Darci Spilman / Artist

Woolen folk art 

Hooked Rugs may be used in a variety of uses around the home.  They add warmth to any space. 

step seven


  • On top of a table
  • Chair pad
  • Pillow cover
  • Wall hanging 
  • Floor mat

step six

Whip stitch  

There are several methods to finishing a rug but I prefer the whip stitch method   Select 100% wool yarn which compliments the piece.  Start by turning the outside edges of the foundation cloth in once, than again, and whip stitch the entire circumference.   

How to make a hooked rug

start to finish  The basics to the technique have changed very little in the past 150 years.  

  • In the 1800's Rug makers used old feedbags made from burlap for their rug foundation cloth.  Fabric used for hooking the rug came from discarded tattered garments worn by family.  Hooking tools were made using a bent nail from the barn. 
  • ​​Rug Hookers Today still use burlap, but other backing materials are also used such as Belgian linen, which can last far longer than burlap.   My hooking tool is made from rosewood and brass.  I find my wool at thrift stores and also purchase from Dorr Mill Store in New Hampshire using the internet.  I like to dye my wool using W. Chushing Perfection Acid Dyes which do not run when washed with mild soap and water.  The materials and how we get them have changed, but the process and joy of hooking lives on.

step four


The concept is simple, easy to learn, and repetitive once you get the hang of it.  Think of it as COLORING WITH WOOL using a hooking tool.  Hold the cut strip from underneath and pull strip up through hole to begin.  Next move two holes down and pull up a loop, move along until you either fill in the drawn object or run out of wool.  Cut the loose tails off even with the loops, there is no knotting.  

step five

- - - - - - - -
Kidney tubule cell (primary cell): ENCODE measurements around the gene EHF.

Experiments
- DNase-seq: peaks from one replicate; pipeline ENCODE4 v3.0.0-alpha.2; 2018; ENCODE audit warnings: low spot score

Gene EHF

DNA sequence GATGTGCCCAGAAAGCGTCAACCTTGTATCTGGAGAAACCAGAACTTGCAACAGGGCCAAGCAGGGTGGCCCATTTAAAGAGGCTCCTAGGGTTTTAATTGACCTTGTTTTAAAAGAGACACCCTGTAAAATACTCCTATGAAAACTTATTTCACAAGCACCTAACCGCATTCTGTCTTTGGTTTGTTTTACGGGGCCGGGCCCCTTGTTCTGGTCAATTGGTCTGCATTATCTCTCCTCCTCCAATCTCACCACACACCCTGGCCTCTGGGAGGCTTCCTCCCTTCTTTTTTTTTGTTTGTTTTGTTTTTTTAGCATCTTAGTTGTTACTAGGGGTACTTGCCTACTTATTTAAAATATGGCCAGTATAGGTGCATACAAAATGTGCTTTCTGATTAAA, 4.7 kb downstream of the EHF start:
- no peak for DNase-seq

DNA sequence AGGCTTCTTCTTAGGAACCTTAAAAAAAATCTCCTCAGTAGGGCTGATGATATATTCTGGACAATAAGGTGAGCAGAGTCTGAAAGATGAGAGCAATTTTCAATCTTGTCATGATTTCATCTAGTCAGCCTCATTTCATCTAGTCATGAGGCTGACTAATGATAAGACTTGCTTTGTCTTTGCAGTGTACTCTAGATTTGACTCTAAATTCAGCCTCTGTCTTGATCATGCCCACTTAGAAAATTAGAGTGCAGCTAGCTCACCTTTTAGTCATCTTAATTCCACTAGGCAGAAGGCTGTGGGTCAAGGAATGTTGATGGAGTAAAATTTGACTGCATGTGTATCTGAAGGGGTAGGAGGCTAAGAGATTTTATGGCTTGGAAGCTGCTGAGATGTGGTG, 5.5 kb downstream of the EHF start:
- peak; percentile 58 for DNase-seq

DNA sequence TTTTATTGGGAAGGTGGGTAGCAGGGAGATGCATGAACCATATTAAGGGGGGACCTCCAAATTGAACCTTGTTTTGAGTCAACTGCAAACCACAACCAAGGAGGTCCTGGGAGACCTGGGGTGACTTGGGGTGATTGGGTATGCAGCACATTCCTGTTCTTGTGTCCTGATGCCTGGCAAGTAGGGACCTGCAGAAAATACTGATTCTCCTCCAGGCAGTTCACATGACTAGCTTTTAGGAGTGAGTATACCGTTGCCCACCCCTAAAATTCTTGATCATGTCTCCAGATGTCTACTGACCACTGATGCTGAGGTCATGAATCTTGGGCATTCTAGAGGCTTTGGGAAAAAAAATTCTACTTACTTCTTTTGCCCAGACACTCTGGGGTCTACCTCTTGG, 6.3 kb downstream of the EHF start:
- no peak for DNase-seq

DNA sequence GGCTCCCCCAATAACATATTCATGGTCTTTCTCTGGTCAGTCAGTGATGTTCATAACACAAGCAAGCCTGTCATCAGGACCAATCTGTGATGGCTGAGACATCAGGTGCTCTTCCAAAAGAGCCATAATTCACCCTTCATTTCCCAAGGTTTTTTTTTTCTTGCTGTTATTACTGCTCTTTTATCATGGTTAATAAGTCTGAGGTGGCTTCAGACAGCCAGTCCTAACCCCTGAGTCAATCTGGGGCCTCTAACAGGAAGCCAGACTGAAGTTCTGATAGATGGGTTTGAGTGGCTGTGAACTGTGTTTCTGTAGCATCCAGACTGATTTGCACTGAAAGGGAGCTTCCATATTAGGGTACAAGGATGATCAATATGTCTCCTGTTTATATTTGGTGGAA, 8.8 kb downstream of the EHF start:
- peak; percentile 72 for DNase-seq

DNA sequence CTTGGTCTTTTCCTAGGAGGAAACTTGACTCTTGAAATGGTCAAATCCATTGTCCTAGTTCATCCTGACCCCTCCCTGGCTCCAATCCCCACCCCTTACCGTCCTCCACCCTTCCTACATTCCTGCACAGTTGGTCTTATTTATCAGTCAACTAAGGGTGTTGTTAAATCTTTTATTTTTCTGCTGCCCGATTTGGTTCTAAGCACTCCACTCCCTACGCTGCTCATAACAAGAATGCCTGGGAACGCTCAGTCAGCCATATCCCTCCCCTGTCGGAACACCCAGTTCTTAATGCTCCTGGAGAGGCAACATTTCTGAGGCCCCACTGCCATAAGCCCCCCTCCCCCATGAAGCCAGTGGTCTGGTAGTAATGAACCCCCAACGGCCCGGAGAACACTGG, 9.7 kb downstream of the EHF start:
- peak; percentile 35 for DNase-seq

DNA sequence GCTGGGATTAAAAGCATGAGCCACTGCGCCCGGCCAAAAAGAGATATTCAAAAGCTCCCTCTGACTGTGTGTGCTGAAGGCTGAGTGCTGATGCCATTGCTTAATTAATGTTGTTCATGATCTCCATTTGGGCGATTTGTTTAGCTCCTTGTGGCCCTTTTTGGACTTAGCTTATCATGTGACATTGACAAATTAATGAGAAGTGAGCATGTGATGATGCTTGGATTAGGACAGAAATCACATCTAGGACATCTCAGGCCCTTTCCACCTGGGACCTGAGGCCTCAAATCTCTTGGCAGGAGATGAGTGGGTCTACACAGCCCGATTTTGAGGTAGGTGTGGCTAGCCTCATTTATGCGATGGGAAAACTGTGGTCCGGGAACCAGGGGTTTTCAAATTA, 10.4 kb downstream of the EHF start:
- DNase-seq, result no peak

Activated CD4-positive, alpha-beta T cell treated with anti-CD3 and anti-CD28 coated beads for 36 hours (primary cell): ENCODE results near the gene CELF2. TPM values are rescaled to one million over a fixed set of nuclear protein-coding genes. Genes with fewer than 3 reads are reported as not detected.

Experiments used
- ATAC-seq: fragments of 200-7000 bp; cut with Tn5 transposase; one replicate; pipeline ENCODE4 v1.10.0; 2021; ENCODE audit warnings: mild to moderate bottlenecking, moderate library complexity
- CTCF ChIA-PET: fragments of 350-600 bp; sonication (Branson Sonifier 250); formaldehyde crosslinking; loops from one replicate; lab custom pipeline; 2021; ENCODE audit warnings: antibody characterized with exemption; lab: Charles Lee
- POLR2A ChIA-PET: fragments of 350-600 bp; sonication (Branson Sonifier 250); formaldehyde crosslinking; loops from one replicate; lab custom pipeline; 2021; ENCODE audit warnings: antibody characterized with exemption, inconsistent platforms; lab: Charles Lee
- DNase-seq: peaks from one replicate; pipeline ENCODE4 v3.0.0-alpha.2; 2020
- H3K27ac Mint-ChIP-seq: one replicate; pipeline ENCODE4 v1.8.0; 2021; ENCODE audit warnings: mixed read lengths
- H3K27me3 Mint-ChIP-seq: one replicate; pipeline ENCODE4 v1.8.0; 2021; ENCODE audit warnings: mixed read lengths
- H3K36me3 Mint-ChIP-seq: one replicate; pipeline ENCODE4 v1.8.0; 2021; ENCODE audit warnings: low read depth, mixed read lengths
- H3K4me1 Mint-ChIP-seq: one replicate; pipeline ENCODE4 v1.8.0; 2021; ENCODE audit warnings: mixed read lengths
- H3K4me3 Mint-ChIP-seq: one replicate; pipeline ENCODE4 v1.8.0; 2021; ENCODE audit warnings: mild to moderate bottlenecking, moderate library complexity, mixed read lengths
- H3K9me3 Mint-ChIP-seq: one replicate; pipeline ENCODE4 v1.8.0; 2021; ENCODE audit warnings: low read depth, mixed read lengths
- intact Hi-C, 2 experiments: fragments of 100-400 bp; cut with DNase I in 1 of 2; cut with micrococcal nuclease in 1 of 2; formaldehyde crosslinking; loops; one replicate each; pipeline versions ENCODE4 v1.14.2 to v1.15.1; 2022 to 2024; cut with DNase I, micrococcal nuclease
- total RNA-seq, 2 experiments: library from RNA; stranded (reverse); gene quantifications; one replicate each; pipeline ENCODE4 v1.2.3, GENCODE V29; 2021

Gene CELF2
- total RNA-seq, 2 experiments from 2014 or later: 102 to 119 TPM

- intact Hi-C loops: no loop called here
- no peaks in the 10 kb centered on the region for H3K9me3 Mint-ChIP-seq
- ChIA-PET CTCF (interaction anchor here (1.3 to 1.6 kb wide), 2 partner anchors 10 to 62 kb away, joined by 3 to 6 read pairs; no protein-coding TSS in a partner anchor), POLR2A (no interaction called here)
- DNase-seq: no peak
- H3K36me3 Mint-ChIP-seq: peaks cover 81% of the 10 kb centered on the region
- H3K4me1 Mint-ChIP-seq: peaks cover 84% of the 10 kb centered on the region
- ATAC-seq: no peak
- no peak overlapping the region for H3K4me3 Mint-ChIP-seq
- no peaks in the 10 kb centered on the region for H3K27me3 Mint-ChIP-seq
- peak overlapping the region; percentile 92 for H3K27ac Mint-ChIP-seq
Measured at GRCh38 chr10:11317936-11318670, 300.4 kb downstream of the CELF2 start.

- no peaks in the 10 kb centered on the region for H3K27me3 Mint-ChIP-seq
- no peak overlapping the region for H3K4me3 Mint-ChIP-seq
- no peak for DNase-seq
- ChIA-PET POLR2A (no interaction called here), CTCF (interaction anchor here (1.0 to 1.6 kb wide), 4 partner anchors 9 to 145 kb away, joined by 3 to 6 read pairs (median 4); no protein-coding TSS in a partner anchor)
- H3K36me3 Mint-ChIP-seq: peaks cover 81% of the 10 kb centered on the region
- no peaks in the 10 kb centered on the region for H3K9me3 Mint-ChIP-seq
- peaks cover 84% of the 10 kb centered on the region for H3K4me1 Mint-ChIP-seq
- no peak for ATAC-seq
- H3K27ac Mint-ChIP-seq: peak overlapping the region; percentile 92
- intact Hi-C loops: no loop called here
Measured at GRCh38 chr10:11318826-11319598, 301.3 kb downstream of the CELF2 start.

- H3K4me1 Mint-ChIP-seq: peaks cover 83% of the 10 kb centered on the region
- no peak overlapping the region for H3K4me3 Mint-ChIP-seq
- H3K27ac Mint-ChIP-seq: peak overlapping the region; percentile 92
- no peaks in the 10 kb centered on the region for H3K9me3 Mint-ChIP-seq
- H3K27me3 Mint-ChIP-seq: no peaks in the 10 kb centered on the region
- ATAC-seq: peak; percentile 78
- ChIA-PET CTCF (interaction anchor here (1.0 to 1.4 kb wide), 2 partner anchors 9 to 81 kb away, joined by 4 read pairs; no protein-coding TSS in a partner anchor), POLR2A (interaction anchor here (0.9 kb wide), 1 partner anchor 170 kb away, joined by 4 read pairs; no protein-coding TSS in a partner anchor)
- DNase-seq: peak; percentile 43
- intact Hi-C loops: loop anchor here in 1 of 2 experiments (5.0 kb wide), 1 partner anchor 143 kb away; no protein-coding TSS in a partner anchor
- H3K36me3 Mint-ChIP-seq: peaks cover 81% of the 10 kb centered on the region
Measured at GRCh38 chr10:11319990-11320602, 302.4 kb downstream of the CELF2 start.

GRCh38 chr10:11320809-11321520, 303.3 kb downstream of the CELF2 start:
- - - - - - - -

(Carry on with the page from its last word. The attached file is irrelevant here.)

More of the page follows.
prep for finishing

After the rug is finished it's time to prep for finishing the outside edge.  If the rug is to be used on the floor I choose a whip stitch yarn border. This assures the outside edges of your rug are sturdy to cut down on wear and tear. Measure 1 1/4" from the last row hooked and draw a straight line all around and miter the corners.  Using the sewing machine, zigzag on the line.  Trim with scissors.  

step three 

Cut the wool into strips

Special machines are used to cut wool into a variety of widths used for hooking rugs.  The handle on the right turns the blade as the fabric moves through.  A variety of cutter head widths are available.  Frazier cutters are available at www.fraserrug.com.  Wool cutters are very expensive and there are alternatives to using a machine.  Contact me and I'll give you my method used prior to investing in a cutting machine.

step tWO

Select wool colors

I find 100% wool in thrift stores by reading labels.  You can also purchase from my ETSY store or wool mills.  When selecting colors I try to place my background color down first and then add other colors on top.  Stand back and see how they react to one another. All my wool is pre washed, dyed, set with vinegar to prevent running of color, then dried in the dryer or on the line to shrink.

step one

Select a pattern or draw your own design

Choose a pattern you find visually pleasing.  Beginners should start with a smaller project to see if hooking is something you enjoy.  I sell patterns on this site or select a pattern from my portfolio page and I would be happy to draw it for you on foundation cloth.